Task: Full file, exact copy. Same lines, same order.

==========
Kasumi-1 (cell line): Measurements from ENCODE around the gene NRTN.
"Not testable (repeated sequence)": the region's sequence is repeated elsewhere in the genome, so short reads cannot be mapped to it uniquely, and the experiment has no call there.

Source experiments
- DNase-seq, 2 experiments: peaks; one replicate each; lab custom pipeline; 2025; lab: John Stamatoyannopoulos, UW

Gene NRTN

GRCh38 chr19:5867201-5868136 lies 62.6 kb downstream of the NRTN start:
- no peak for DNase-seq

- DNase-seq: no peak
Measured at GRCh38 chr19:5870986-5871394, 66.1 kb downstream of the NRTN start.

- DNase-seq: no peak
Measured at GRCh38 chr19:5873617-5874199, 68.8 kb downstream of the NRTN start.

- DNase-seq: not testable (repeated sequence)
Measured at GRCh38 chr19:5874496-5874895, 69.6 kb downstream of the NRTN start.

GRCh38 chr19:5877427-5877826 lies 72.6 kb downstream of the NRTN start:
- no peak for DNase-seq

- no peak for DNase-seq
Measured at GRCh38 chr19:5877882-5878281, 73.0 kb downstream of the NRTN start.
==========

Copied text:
Kasumi-1 (cell line): Measurements from ENCODE around the gene NRTN.
"Not testable (repeated sequence)": the region's sequence is repeated elsewhere in the genome, so short reads cannot be mapped to it uniquely, and the experiment has no call there.

Source experiments
- DNase-seq, 2 experiments: peaks; one replicate each; lab custom pipeline; 2025; lab: John Stamatoyannopoulos, UW

Gene NRTN

GRCh38 chr19:5867201-5868136 lies 62.6 kb downstream of the NRTN start:
- no peak for DNase-seq

- DNase-seq: no peak
Measured at GRCh38 chr19:5870986-5871394, 66.1 kb downstream of the NRTN start.

- DNase-seq: no peak
Measured at GRCh38 chr19:5873617-5874199, 68.8 kb downstream of the NRTN start.

- DNase-seq: not testable (repeated sequence)
Measured at GRCh38 chr19:5874496-5874895, 69.6 kb downstream of the NRTN start.

GRCh38 chr19:5877427-5877826 lies 72.6 kb downstream of the NRTN start:
- no peak for DNase-seq

- no peak for DNase-seq
Measured at GRCh38 chr19:5877882-5878281, 73.0 kb downstream of the NRTN start.